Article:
Saturday, 25 September 2010

Zaturday night

I was quite flattered to be asked if I'd mind sending a copy of my notes, as they would be so useful. I gave the governor who had asked the copy I'd brought. I'd written the whole speech in full, four A4 sheets, although I didn't read them out. I followed the structure though. It seemed to go down well and the LA people beamed, because I (genuinely) gave the positive message about schools working in partnership that they were wanting to promote.

I suppose the time has come when I must finally work out a way of recognising which is David and which is Ed.

The nights are a lot cooler now and I'm sleeping correspondingly better. I thought I would. Still reading through the early hours, but less. 'Diary of a Nobody' at present - one can download out-of-copyright books free so, since I don't want to be too excited at that time in the morning (not by a book, at any rate) I choose books I've already read.


Gledwood said...

I've been searching for various academic tomes that are most certainly out of copyright, and yet Google books will only give a couple of (longish) chapters, and no download to PDF function, which I find really annoying.

I HAVE downloaded a couple of long books free, which I read on my laptop.

Do you read this stuff on the computer, or load it on to a Kindle?

If they released a Kindle that opened up like a proper book ~ so you got a double page spread ~ then I might go for it. But meanwhile I can't see the point in them, if they don't do anything a laptop won't do. Also they want to add a function for students to write notes in the margin. I would imagine a Kindle would be a lifesaver for students of English literature, etc. No more bags weighted down with library books... the younger generation don't know they're born!

I tried reading Diary of a Nobody years ago. I got the £1 Wordsworth classics edition. It looks really good and it's supposed to be really witty... but I was quite depressed at the time and just not in the mood for it (story of my life!)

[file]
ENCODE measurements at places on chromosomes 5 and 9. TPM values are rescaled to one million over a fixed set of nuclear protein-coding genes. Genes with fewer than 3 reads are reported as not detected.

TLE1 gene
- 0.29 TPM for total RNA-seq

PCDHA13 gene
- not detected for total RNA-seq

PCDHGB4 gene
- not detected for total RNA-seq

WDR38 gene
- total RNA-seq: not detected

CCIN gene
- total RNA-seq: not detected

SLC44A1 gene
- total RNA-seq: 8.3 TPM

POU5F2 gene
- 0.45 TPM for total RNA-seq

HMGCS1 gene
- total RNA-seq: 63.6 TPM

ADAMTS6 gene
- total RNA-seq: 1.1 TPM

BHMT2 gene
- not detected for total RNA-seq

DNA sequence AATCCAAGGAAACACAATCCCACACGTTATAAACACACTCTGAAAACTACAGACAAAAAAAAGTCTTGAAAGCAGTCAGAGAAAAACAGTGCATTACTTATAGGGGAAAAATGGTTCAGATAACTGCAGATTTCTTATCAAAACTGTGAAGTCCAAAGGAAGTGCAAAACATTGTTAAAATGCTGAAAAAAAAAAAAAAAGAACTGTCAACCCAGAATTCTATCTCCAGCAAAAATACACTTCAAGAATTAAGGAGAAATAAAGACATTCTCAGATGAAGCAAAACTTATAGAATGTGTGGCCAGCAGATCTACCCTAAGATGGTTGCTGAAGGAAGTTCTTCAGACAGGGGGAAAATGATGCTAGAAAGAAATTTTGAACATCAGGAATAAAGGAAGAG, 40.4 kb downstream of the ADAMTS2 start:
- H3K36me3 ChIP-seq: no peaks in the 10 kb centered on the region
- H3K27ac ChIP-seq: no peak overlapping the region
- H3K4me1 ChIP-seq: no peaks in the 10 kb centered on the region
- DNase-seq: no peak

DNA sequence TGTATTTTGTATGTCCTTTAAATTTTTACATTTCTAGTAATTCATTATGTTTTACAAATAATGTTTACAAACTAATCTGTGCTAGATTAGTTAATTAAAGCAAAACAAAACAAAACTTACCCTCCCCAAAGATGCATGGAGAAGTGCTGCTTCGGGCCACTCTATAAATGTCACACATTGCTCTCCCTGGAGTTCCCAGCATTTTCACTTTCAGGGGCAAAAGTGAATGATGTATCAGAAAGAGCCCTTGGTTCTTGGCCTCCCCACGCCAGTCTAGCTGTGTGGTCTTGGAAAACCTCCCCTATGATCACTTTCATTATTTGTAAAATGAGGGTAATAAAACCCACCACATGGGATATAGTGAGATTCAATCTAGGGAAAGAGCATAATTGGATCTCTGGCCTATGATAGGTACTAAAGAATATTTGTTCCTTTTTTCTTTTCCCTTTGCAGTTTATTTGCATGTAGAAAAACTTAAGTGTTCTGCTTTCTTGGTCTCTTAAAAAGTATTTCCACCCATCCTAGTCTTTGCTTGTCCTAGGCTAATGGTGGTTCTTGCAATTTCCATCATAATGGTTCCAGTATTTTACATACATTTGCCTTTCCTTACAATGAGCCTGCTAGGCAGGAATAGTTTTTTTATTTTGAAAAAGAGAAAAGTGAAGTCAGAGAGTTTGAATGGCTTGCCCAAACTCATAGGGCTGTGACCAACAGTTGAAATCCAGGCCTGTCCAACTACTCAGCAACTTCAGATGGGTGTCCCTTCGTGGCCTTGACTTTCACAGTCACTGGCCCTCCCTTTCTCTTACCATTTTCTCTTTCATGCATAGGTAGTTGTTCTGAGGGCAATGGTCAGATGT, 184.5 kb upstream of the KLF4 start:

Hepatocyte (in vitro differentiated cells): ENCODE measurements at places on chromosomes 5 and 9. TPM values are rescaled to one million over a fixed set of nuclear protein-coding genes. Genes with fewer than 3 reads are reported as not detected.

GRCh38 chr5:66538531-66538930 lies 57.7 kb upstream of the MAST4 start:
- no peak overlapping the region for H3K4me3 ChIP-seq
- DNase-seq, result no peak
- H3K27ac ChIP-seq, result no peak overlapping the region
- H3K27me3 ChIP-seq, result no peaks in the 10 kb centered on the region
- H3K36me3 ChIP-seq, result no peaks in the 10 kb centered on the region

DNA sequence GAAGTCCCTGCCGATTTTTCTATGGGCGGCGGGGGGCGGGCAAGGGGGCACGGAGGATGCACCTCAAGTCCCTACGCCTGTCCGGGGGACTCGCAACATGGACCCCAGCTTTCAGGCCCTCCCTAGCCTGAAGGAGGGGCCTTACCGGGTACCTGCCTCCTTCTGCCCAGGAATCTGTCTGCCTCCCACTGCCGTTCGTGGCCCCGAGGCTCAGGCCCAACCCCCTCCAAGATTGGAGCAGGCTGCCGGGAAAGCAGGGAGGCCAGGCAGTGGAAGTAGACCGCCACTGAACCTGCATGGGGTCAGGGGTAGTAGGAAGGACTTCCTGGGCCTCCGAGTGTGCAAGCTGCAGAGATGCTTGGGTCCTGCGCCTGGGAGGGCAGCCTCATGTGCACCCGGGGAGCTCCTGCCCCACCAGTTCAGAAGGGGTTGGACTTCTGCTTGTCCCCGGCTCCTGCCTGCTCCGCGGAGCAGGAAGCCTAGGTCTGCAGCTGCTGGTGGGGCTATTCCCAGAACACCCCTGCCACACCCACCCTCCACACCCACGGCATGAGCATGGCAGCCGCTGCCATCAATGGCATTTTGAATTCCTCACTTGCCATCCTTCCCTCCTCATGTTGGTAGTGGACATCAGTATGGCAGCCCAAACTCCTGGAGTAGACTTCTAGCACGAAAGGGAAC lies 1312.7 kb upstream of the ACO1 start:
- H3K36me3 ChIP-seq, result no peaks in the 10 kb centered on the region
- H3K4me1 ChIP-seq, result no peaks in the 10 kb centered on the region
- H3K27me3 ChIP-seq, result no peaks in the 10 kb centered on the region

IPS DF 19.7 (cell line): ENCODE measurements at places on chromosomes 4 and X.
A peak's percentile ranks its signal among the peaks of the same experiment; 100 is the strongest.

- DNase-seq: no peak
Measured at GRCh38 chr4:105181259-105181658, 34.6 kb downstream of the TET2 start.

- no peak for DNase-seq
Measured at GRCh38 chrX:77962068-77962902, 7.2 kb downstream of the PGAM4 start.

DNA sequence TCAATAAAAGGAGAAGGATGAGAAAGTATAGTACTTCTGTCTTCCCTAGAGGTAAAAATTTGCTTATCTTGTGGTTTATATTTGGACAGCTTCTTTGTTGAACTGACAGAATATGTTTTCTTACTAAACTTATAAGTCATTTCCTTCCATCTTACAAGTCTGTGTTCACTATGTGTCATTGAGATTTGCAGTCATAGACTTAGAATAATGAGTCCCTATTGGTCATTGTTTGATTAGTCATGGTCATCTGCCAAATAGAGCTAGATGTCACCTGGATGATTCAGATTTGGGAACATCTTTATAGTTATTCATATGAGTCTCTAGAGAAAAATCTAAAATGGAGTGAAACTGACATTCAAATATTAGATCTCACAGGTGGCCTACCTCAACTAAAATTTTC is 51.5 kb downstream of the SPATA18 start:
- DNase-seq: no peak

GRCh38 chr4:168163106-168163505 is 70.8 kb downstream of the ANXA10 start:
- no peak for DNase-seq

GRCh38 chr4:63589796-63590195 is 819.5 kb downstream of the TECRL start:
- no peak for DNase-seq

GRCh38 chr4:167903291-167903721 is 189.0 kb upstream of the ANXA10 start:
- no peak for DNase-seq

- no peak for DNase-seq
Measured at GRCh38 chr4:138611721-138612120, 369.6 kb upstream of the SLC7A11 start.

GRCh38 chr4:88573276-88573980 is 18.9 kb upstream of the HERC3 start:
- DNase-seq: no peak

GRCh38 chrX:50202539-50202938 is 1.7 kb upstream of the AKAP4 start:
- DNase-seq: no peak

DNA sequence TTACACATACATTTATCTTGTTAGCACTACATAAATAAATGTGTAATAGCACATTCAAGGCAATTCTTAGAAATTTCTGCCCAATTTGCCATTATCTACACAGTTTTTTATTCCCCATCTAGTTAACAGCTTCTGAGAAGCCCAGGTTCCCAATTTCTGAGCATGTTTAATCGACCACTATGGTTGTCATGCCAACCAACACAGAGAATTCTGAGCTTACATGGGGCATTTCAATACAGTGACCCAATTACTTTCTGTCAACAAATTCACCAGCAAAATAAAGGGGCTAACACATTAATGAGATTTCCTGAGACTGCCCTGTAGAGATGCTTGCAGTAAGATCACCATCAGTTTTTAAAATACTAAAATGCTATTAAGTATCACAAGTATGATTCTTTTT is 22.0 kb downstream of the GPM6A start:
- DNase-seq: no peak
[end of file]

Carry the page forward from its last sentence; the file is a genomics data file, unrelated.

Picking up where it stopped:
Sorry I've not been by in ages. A goblin stole my broadband SIMcard and now I've got it back... hurrah!!

Dave said...

One of the reasons I write my sermons and lectures out in full is that it's not unknown for people to ask for a copy (last week's lecture is being replunlished in an historical journal.

I am toying with buying a Kindle.

Z said...

I download it on to my iPhone, Gledwood, which I then read in bed, under the covers like a child, not to disturb my husband. I haven't been sleeping much for the past weeks.

Good to see you back, by the way, wonder what happened to your SIM card.

I'm deeply impressed, Dave - I trust you remind them that they're still your copyright, though.

I understand that the Kindle is pleasant to read, and certainly more booklike than a laptop (or a phone). I'm slightly surprised to find that I don't mind reading a book onscreen at all - the only nuisance is when I want to flip back and check something, which is much easier with a proper book. But so portable - when I go on holiday, the irresistable urge to take at least a book for each day, plus several for travelling, does add to the luggage.

Rog said...

I've completely lost the concentration to read a whole book - I read one last year. I blame the internet, with its constant distr......

Z said...

Not to mention the iPhone, with its iAssociate, Angry Birds, iPint, WSOP... - no wonder I can't even keep up with blogs any more.

If it weren't for insomnia, I wouldn't read half as many books as I do.

Roses said...

I'm so chuffed your presentation went well. Well done you.

I still like books. Heavy, burdensome, have-to-wait-for-Amazon-to-deliver-the-damn-things books.

Books for my shelves.

I love the smell of the ink and paper. The texture of the covers. Mmmmm....

Z said...

I agree, Roses, nothing will ever be as good as a real book. I couldn't live without books in every room. They furnish a room. Well, a comfy sofa too.

luckyzmom said...

Sleep is elusive for me as well. My new bedtime read is "The Dumbest Generation: How the Digital Age Stupefies Young Americans and Jeopardizes Our Future", by Mark Bauerlein, from the library.